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And with new rag plugs, got up over 300 surprisingly, didn't hold it for 30 minutes however due to fire risk and my good gun starting to melt, so we'll see how it goes...

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While things were cooling I sprayed the drippy air cleaner again, typically got bugs on the bit I'd just done so it'll probably look worse than if I'd left it...
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And even after that the headers were still hot as I hung them in the shed.
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No idea if this'll work or not, the temp control was a bit random, but the paint is definitely stuck on better than when I started, also got a few marks where the pipes were laying on the cardboard edges. Worse case I'll just spray some more on once the engine is sorted, and cook them according to instructions in place, an interesting exercise anyway...  :)

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So no updates cos had a life for a bit (Sabbath last weekend \m/    :mrgreen:   \m/)...

Anyway, been slowly cleaning up old bits, replacing connections etc, and hit the shed last night to made some studs and get the inlet manifold on... :thumbleft:
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Then spent this morning getting covered in half-set sealant pulling it off again, after lying awake knowing that I'd buggered it up... :scratch:

As I was torquing the water neck I noticed one thread was slightly stripped (felt it at only 15 ft-lbs) and as I had everything ready to go I just put a longer bolt in it and it seemed fine. Of course with the crappy Ford thermostat housing setup there is no way to get this lower  bolt out again if it's too long once the inlet is on, as it hits the back of the water pump, and is a bastard to get at (memories now of overtightening this bolt with a spanner in the past trying to stem a leak)...
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Now I'm sure it would be fine, and it's only really a matter of lifting the inlet to replace if I had to, but in my haste I'd also forgotten to:

  1. put any anti-seize lubricant on the s/s manifold bolts,
  2. test the new thermostat

So the inlet's off again and cleaned before the goo set, and I'll tap out the dodgy 5/16" thread to M10 and put it together properly, knowing I can replace the thermostat easily if need be (things that are not quite right bother me). Also ordered new set of hoses just because I'd rather replace them now while it is easy, plus got this catch can to plumb into the PCV line, as I am a bit concerned my baffle mods are going to mean a bit of oil being pushed out...
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So for the cost of a couple of gaskets and a little effort I'll be much more confident in my setup. :)
Do it once, do it right eh...

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No updates cos man-flu.   :-(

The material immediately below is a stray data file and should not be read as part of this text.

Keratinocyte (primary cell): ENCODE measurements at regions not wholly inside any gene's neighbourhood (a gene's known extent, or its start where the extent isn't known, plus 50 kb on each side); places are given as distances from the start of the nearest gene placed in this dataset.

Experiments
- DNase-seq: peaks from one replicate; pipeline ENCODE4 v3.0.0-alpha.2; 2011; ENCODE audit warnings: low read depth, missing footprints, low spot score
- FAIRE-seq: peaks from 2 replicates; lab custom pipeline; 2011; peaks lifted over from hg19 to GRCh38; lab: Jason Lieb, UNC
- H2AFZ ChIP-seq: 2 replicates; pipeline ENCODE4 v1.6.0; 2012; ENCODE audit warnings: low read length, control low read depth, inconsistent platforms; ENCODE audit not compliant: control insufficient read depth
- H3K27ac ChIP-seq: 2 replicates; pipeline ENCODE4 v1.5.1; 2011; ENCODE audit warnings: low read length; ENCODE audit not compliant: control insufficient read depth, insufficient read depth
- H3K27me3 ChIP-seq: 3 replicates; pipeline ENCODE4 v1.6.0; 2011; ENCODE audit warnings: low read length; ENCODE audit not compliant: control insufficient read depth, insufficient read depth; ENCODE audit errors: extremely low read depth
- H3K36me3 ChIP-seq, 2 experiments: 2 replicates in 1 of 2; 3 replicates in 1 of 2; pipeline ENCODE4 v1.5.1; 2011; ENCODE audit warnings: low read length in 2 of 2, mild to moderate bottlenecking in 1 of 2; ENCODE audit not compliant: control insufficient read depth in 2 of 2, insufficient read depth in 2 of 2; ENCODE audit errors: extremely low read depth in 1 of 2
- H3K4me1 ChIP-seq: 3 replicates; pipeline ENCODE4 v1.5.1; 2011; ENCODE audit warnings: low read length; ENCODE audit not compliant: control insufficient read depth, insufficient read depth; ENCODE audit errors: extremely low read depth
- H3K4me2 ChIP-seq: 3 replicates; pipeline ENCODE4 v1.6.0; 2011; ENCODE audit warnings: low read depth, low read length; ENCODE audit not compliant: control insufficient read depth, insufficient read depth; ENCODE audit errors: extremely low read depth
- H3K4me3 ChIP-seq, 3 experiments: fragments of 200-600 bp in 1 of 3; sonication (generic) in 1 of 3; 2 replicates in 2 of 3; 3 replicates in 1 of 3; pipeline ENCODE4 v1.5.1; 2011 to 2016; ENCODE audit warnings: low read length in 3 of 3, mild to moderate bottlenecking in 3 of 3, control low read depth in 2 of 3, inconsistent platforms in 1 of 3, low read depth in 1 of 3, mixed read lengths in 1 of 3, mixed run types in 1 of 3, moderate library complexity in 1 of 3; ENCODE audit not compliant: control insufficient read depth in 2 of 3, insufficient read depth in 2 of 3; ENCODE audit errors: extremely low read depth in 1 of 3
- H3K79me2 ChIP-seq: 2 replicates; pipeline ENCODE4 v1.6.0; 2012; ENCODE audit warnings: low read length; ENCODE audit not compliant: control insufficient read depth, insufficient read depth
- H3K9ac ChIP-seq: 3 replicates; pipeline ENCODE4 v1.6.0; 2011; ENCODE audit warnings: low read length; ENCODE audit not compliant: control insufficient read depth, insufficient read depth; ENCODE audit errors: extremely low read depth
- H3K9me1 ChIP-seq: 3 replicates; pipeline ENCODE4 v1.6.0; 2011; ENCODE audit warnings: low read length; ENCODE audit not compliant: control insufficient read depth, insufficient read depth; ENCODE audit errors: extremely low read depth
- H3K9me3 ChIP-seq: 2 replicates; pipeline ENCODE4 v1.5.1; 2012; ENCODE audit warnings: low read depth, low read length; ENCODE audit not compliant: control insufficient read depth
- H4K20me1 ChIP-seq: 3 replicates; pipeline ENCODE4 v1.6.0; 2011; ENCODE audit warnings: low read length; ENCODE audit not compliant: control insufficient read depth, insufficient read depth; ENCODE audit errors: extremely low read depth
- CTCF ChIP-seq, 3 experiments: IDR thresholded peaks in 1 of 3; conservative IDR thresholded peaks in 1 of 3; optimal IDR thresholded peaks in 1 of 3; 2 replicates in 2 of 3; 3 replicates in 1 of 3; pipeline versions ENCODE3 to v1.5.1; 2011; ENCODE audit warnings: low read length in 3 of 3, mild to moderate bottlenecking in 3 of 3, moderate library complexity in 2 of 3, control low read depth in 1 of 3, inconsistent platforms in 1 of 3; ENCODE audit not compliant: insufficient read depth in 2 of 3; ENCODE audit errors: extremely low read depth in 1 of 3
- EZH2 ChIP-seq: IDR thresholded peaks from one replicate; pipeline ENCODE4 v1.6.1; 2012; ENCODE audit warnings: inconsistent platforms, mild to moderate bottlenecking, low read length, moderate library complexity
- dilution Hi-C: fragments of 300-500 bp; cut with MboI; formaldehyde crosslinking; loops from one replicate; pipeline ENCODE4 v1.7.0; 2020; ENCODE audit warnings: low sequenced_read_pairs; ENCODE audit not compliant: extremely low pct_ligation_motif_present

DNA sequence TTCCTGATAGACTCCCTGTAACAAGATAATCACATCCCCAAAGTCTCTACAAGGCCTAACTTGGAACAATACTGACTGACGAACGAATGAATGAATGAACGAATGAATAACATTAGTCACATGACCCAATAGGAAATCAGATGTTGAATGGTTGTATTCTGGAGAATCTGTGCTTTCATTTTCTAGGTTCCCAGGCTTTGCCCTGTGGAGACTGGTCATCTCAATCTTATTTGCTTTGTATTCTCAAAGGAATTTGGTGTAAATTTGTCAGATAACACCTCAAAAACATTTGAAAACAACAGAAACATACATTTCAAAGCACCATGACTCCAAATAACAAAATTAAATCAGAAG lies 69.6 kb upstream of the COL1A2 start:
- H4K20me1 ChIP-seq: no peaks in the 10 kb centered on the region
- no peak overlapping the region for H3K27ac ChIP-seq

Tis a serious affliction, think it's something to do with testicles. Hope to be back on track this weekend...

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Back on deck after Ebola, and started getting a few things done I had put off. Nice day so gave the radiator a backflush with the hose and cleaned the dead butterfies etc out of the fins, had a helper for this...
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Got a few bits of crud out by shaking it upside down, but nothing major, I had this professionally flushed around 4 yrs ago so didn't expect much apart from a few loose bits that had escaped the block...
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And it looks pretty good, any bits in the fins in this pic are actually just water droplets...
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Ripped into the trans too, unfortunately it's been so long I couldn't recall what bits went where (I really wanted to avoid that situation). Thank fuck for phone pics. Thought I'd lost some pan bolts till I found these brackets etc in a box, what went where was a head scratcher till I scrolled back through some images...
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I've never looked into an auto trans before, first thought here was shit look at all that crap...  :shock: 
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But after a wipe up I realised these bits had fallen out of the filter when I rolled it over, and it was actually pretty clean inside...
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And a new filter made it look pretty flash...
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I cleaned out the pan and gave the holes a tickle with a hammer to straighten out the dimples...
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And all together, also chucked some heat shrink over the tatty wiring, couldn't get it as tight as I'd like as had to slide it over the plug, but I'll tape up the join and should be all good...
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I also checked I had torqued the flywheel bolts and was contemplating mating the engine to the trans when a mate came round with beer, so that's pretty much where things stopped...  :)

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Not much time this weekend, had a footy road trip, but did make up a jig to hold the trans on my bike lift.

Coupla bits of waste ply and some 45 x 19 moulding...